The president of the European Commission has earned the title bestowed on her by Forbes magazine
News magazines from Time to Austria’s Profil have put Volodymyr Zelenskiy on their covers as Person of the Year 2022. The business weekly Forbes’s choice was a little more surprising: naming Ursula von der Leyen, the president of the European Commission, “the world’s most powerful woman”.
A good choice. After a weak start three years ago, the former German defence minister is becoming Europe’s crisis manager par excellence. With her somewhat formal, stiff demeanour, Von der Leyen may have won few hearts and minds, but during the pandemic, and especially since Vladimir Putin’s invasion of Ukraine in February, she has established a reputation for getting things done in Europe. VDL, as she is also known, “is a machine”, a senior official in the commission told me. “She’s tough, focused and extremely efficient.”
The “Qatar-gate” corruption scandal unfolding in the European parliament may have put Von der Leyen on the spot for not having proposed a stronger EU ethics body. But that criticism is unfair. She has worked on it, but the parliament has so far rejected the much stricter rules that apply to the commission. For EU governments, which find parliament a nuisance anyway and are in no mood to subject their own institution – the law-making European Council – to the commission’s transparency standards either, VDL’s worth lies elsewhere. In a turbulent world, Europe’s self-perception – as a peaceful, values-based community with a relatively open market and scant geopolitical clout – is sorely tested and requires urgent adjustment. Without the commission they cannot even begin to do this.
With Russia waging an economic and information war against the EU, China trying to squeeze political capital out of economic dependencies and the US embarking on a protectionist path, Europe’s successful model needs protection. So Europe’s leaders are now taking steps towards “more Europe” that they were previously unwilling to take. During the pandemic, they agreed on joint vaccine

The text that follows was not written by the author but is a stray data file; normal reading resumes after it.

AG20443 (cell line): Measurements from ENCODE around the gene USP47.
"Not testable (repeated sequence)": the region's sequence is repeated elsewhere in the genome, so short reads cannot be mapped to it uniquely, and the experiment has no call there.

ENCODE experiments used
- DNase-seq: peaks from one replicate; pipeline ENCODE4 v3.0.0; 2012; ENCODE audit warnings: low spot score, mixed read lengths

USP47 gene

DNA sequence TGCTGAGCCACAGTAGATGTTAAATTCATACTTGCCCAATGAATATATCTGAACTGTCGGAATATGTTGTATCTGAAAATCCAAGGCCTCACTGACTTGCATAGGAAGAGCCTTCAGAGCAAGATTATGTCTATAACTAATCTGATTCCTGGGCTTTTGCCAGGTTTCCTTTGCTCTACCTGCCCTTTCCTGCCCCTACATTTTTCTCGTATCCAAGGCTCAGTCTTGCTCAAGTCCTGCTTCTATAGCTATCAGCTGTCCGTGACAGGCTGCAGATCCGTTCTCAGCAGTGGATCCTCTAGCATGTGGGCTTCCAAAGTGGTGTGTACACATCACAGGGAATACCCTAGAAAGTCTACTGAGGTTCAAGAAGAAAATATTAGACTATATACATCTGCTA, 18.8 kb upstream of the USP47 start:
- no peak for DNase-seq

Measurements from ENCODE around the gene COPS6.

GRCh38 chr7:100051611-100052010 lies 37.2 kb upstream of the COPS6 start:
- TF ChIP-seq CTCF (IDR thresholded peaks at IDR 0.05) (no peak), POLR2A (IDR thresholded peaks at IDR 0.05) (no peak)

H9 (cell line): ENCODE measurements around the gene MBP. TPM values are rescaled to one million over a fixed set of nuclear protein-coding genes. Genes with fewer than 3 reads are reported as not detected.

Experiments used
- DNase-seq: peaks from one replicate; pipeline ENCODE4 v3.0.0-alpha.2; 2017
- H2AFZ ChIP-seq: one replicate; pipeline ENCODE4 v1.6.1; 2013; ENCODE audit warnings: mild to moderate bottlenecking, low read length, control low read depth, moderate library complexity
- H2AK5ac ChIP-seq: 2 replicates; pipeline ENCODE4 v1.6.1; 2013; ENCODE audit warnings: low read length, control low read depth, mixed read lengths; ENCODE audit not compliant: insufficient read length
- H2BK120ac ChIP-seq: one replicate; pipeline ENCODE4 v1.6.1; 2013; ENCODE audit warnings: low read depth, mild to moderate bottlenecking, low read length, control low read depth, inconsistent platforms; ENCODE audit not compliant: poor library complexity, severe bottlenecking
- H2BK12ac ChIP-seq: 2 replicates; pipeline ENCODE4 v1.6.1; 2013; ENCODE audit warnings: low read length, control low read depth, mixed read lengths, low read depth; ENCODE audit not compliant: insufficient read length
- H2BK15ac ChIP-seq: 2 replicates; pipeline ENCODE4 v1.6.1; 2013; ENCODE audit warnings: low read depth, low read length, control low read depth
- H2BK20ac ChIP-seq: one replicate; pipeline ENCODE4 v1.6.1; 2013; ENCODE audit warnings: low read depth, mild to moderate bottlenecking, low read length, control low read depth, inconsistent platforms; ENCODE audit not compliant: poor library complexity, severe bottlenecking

procurement and large financial injections to stricken economies. Since February, they have beefed up common security and border controls, welcomed millions of Ukrainian refugees, relaunched the EU’s enlargement process and moved to secure common energy supplies. Meanwhile, Europe is seeking to become the world’s first carbon-neutral bloc.
European governments do not like to “Europeanise” powers held at national level – unless, as the founding father Jean Monnet once said, there is a crisis and “they do not know what to do”. Now is such a moment. National leaders face huge problems they cannot solve on their own. They look for joint solutions, with Von der Leyen both service-provider and midwife.
The commission’s first female president’s secret is neither that she occupies an unchallenged powerful position, nor her charisma. EU decision-making has become increasingly intergovernmental in recent years, with a corresponding loss in power for “Brussels”. The member nations’ leaders may agree to European solutions, even on issues that are politically sensitive for their citizens, such as security, monetary policy, health or migration. But they want to keep their implementing body, the commission, on a short leash.